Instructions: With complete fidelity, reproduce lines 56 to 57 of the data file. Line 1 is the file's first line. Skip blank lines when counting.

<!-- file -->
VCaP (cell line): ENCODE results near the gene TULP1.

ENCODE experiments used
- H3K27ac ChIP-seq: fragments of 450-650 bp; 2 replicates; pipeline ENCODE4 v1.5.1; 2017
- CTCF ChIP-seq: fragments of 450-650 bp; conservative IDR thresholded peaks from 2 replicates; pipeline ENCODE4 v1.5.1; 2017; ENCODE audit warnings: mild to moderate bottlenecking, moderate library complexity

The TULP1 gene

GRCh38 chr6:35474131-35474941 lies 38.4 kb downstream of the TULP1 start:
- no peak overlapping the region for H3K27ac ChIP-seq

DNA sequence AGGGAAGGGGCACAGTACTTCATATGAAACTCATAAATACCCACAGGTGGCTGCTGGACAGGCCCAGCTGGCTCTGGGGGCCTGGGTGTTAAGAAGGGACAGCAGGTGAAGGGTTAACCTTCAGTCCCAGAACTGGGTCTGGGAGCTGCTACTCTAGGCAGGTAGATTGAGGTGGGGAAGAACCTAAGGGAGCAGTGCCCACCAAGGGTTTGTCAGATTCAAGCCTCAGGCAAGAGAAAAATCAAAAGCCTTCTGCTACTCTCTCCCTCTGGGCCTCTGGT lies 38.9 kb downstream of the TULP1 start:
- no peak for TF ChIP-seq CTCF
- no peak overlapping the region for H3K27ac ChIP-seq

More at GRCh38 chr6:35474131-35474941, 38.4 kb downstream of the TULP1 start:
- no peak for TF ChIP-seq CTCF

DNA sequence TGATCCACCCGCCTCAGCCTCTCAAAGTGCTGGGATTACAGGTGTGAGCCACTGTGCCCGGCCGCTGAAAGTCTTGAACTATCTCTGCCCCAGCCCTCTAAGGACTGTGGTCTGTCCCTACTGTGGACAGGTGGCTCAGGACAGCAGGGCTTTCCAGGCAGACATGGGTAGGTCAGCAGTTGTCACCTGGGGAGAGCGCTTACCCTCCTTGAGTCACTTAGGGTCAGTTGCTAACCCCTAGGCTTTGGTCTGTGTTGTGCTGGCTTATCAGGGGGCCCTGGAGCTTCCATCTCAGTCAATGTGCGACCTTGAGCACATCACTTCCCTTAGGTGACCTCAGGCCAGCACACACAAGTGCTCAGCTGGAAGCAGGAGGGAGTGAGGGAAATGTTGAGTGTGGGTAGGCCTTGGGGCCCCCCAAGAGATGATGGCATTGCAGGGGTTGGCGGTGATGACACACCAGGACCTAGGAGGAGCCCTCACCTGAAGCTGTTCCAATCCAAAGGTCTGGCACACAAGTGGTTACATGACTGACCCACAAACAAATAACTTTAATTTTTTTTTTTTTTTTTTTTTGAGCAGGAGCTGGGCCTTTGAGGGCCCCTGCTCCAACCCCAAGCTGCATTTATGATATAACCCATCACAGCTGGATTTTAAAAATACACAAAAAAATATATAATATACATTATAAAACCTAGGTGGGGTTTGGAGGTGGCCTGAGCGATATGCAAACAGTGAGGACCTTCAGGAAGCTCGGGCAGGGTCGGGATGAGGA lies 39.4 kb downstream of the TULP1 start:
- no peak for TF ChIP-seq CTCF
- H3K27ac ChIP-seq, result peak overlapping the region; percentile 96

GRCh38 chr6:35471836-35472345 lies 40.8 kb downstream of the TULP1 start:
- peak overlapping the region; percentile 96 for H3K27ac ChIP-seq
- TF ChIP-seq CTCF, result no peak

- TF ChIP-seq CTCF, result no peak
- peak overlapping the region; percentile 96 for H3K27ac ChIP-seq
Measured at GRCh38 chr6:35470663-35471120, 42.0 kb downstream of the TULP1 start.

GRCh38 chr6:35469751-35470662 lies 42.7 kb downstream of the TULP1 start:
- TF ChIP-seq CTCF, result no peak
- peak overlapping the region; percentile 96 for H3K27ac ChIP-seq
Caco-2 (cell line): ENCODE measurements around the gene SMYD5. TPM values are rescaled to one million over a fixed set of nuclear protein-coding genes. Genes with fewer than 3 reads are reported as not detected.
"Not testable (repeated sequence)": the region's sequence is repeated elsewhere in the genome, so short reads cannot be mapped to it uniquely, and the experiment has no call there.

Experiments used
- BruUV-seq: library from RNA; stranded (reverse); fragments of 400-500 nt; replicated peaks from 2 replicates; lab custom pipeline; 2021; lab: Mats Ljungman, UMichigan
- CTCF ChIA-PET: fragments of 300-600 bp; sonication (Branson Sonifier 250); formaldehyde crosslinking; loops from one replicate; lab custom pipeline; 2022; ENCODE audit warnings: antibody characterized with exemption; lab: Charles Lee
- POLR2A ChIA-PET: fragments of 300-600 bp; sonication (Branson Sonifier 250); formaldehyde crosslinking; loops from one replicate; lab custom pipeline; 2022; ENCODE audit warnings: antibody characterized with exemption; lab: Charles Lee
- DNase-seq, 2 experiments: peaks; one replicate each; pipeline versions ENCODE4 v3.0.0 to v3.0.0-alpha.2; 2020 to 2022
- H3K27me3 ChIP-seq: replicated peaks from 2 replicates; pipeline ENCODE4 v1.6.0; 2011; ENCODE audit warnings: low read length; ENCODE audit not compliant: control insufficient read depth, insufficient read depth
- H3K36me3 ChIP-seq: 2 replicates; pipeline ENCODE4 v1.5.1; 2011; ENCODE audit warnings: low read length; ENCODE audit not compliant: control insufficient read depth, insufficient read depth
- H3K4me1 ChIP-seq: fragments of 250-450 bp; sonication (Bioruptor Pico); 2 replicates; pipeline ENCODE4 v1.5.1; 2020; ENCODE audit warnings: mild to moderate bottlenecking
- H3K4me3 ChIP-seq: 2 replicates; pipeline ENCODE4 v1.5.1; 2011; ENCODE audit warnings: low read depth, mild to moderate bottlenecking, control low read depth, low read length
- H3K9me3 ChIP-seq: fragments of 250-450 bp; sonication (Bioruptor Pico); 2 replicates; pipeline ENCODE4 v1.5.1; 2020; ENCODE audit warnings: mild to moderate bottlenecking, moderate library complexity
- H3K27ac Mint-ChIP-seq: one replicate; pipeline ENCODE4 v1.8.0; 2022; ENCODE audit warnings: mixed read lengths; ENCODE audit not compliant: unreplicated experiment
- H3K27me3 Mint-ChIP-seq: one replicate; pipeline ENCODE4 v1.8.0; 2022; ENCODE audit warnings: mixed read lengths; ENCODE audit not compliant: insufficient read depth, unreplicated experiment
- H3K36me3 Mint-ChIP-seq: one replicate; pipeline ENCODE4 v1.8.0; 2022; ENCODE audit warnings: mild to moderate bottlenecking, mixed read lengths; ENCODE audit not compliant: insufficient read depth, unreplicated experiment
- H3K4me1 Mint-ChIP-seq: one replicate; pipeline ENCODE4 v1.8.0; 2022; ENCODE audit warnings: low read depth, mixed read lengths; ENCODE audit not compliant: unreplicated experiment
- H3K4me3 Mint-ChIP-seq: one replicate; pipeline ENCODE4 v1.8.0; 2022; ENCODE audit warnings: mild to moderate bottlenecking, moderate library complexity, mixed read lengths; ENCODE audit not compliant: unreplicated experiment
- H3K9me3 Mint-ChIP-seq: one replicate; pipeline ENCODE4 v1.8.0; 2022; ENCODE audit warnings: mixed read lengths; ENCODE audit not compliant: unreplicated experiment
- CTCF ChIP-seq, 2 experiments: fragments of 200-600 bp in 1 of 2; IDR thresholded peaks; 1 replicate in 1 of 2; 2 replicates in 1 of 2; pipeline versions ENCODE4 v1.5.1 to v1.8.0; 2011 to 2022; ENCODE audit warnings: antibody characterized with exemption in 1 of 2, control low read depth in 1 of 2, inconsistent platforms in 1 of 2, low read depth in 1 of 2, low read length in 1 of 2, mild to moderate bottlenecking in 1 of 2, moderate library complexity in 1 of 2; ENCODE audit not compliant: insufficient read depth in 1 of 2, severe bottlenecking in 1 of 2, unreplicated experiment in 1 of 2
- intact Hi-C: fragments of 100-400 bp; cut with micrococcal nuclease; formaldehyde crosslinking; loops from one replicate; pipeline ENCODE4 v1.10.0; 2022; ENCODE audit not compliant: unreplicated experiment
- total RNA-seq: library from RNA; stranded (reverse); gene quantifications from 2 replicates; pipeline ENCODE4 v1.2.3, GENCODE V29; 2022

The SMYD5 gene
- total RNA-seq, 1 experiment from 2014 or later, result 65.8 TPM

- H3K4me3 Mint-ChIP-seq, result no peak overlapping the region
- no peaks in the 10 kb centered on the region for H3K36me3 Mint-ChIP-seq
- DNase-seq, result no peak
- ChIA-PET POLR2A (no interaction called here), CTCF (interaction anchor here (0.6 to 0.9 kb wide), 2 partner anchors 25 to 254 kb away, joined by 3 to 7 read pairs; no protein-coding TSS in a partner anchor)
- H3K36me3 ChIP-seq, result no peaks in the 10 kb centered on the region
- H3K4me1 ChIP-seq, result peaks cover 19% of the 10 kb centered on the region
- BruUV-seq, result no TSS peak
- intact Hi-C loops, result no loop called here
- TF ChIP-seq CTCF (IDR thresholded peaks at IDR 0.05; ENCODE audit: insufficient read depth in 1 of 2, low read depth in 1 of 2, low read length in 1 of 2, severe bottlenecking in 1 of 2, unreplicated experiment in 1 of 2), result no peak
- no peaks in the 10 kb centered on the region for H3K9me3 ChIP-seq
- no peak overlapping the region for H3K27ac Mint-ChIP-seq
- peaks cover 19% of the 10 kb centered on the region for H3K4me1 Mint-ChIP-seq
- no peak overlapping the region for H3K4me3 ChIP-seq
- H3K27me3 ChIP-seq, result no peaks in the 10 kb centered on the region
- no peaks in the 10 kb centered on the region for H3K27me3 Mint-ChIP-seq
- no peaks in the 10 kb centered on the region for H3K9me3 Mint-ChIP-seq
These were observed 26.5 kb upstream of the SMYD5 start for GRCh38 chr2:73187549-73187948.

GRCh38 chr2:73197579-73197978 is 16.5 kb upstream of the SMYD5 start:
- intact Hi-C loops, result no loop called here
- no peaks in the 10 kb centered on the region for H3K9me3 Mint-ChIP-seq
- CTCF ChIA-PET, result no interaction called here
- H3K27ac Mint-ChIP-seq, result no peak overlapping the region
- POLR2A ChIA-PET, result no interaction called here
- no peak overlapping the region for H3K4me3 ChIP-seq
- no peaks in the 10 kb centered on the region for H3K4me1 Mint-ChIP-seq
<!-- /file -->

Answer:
- TF ChIP-seq CTCF (IDR thresholded peaks at IDR 0.05; ENCODE audit: insufficient read depth in 1 of 2, low read depth in 1 of 2, low read length in 1 of 2, severe bottlenecking in 1 of 2, unreplicated experiment in 1 of 2), result no peak
- no peaks in the 10 kb centered on the region for H3K9me3 ChIP-seq